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Technical Paper

Early Results of an Integrated Water Recovery System Test

The work presented in this paper summarizes the early results of an integrated advanced water recovery system test conducted by the Crew and Thermal Systems Division (CTSD) at NASA-Johnson Space Center (JSC). The system design and the results of the first two months of operation are presented. The overall objective of this test is to demonstrate the capability of an integrated advanced water recovery system to produce potable quality water for at least six months. Each subsystem is designed for operation in microgravity. The primary treatment system consists of a biological system for organic carbon and ammonia removal. Dissolved solids are removed by reverse osmosis and air evaporation systems. Finally, ion exchange technology in combination with photolysis or photocatalysis is used for polishing of the effluent water stream. The wastewater stream consists of urine and urine flush water, hygiene wastewater and a simulated humidity condensate.
Technical Paper

Collection and Chemical Analysis of Reclaimed Water and Condensate from the Mir Space Station

Potable- and hygiene-quality water will be supplied to crews on the International Space Station through the recovery and purification of spacecraft wastewaters, including humidity condensate, urine, and wash water. Contaminants released into the cabin air from human metabolism, hardware offgassing, flight experiments, and routine operations will be present in spacecraft humidity condensate; normal constituents of urine and bathing water will be present in urine and untreated wash water. This report describes results from detailed analyses of Mir reclaimed potable water, ground-supplied water, and humidity condensate. These results are being used to develop and test water recycling and monitoring systems for the International Space Station (ISS); to evaluate the efficiency of the Mir water processors; and to determine the potability of the recycled water on board.
Technical Paper

A Total Organic Carbon Analyzer for Space Potable Water Systems

A Total Organic Carbon (TOC) Analyzer has been developed for a Life Sciences Risk Mitigation Flight Experiment to be conducted on Spacehab and the Russian space station, Mir. Initial launch is scheduled for December 1996 (flight STS-81). The analyzer will be tested on the Orbiter in the Spacehab module, including when the Orbiter is docked at the Mir space station. The analyzer is scheduled to be launched again in May 1997 (STS-84) when it will be transferred to Mir. During both flights the analyzer will measure the quality of recycled and ground-supplied potable water on the space station. Samples will be archived for later return to the ground, where they will be analyzed for comparison to in-flight results. Water test samples of known composition, brought up with the analyzer, also will be used to test its performance in microgravity. Ground-based analyses of duplicates of those test samples will be conducted concurrently with the in-flight analyses.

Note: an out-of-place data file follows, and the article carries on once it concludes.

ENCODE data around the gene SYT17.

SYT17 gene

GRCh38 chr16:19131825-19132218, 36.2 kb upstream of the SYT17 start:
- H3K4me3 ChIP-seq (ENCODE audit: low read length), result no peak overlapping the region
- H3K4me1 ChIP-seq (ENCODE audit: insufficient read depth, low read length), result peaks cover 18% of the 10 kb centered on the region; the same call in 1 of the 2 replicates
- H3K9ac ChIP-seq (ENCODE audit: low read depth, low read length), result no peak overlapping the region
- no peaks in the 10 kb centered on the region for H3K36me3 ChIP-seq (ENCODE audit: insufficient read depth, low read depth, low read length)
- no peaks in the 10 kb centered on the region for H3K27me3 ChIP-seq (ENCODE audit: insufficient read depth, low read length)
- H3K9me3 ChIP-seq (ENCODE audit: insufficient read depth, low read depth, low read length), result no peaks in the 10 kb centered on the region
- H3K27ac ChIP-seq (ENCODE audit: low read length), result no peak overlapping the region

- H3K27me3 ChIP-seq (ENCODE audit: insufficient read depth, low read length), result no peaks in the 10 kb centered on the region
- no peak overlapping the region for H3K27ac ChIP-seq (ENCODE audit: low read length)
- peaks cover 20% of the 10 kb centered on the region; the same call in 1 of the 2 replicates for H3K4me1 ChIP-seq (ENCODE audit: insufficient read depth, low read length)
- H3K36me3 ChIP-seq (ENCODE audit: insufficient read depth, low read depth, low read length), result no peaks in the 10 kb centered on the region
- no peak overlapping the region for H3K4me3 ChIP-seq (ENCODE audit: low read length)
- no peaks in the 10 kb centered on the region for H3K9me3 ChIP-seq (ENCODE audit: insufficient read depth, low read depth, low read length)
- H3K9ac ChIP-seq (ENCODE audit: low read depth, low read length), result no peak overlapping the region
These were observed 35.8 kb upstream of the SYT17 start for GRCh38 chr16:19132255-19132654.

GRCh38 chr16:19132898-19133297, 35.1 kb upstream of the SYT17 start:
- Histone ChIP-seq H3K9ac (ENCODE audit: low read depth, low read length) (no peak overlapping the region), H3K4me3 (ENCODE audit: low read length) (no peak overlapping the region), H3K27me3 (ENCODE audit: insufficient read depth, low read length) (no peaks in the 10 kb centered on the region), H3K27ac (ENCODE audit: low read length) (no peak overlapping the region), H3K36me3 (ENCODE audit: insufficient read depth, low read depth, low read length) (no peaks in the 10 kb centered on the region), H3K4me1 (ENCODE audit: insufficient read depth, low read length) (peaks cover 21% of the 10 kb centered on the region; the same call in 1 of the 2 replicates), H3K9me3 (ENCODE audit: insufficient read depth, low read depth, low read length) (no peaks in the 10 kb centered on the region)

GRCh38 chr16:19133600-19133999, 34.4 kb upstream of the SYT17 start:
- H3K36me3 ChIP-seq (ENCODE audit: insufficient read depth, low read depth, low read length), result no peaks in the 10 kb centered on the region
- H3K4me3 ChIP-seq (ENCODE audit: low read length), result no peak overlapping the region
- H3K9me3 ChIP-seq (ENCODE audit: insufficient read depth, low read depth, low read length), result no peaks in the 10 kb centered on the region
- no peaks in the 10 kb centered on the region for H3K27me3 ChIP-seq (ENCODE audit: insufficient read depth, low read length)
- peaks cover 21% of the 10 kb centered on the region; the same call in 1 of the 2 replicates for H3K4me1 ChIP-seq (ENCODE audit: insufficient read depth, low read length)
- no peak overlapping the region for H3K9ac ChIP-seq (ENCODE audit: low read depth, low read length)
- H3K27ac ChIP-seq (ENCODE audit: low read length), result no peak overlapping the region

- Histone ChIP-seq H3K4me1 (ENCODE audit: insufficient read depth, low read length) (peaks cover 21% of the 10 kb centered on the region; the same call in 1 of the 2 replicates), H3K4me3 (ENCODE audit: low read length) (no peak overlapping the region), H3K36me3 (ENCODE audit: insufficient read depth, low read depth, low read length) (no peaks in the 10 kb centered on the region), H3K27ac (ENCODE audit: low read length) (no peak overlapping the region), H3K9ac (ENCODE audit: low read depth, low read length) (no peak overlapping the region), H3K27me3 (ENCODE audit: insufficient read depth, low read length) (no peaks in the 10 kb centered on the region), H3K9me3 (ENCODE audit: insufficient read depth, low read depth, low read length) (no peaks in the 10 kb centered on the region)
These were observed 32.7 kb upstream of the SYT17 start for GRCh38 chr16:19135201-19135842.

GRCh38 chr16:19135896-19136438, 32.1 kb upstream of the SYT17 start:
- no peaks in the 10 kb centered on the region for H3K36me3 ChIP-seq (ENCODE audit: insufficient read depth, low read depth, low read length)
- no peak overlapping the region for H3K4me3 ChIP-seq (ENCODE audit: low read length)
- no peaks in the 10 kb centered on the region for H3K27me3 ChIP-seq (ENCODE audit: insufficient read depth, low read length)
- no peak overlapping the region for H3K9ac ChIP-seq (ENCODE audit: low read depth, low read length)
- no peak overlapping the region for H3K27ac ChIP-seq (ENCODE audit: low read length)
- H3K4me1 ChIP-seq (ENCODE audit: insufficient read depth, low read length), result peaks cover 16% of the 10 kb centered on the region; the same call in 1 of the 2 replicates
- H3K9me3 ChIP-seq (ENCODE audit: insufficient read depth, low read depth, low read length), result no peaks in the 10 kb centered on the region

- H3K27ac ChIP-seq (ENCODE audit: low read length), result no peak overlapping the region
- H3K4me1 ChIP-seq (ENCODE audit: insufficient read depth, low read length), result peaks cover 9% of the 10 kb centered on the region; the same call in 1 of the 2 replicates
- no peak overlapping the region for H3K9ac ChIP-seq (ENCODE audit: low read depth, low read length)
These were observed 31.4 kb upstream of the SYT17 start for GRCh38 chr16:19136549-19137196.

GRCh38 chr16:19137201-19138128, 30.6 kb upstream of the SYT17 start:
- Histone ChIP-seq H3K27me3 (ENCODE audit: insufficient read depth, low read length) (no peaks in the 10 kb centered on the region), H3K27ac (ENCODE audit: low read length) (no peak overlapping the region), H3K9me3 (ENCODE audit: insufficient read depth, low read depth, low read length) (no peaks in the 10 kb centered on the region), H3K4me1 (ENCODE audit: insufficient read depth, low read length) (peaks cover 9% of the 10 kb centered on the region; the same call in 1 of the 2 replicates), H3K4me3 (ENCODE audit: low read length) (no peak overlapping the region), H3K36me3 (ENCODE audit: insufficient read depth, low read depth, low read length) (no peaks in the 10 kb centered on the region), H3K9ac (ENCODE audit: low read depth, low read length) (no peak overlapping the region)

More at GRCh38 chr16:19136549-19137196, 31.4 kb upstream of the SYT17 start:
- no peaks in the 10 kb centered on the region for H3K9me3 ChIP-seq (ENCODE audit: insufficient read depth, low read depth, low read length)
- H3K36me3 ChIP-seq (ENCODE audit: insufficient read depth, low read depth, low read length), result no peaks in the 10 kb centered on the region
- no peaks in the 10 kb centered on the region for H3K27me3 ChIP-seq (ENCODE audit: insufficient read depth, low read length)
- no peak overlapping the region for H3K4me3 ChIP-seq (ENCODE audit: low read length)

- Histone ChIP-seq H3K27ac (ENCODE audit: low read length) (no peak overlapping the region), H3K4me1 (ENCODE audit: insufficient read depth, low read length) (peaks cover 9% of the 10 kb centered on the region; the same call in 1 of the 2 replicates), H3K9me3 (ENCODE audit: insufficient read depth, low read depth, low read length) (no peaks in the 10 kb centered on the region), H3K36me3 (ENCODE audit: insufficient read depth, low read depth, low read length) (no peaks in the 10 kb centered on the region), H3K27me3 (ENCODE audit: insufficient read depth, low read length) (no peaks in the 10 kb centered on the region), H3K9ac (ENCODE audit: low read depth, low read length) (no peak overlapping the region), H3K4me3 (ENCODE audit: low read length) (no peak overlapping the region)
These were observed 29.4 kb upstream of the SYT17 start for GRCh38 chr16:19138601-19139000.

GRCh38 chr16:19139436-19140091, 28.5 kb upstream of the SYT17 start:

Technical Paper

Comparison Studies of Candidate Nutrient Delivery Systems for Plant Cultivation in Space

A reliable nutrient delivery system is essential for long-term cultivation of plants in space. At the Kennedy Space Center, a series of ground-based tests are being conducted to compare candidate plant nutrient delivery systems for space. To date, our major focus has concentrated on the Porous Tube Plant Nutrient Delivery System, the ASTROCULTURE™ System, and a zeoponic plant growth substrate. The merits of each system are based upon the performance of wheat supported over complete growth cycles. To varying degrees, each system supported wheat biomass production and showed distinct patterns for plant nutrient uptake and water use.
Technical Paper

Performance of the Water Recovery System During Phase II of the Lunar-Mars Life Support Test Project

The recovery of potable water from waste water produced by humans in regenerative life support systems is essential for success of long-duration space missions. The Lunar-Mars Life Support Test Project (LMLSTP) Phase II test was performed to validate candidate technologies to support these missions. The test was conducted in the Crew and Thermal Systems Division (CTSD) Life Support Systems Integration Facility (LSSIF) at Johnson Space Center (JSC). Discussed in this paper are the water recovery system (WRS) results of this test. A crew of 4-persons participated in the test and lived in the LSSIF chamber for a duration of 30-days from June 12 to July 12, 1996. The crew had accommodations for personal hygiene, the air was regenerated for reuse, and the waste water was processed to potable and hygiene quality for reuse by the crew during this period. The waste water consisted of shower, laundry, handwash, urine and humidity condensate.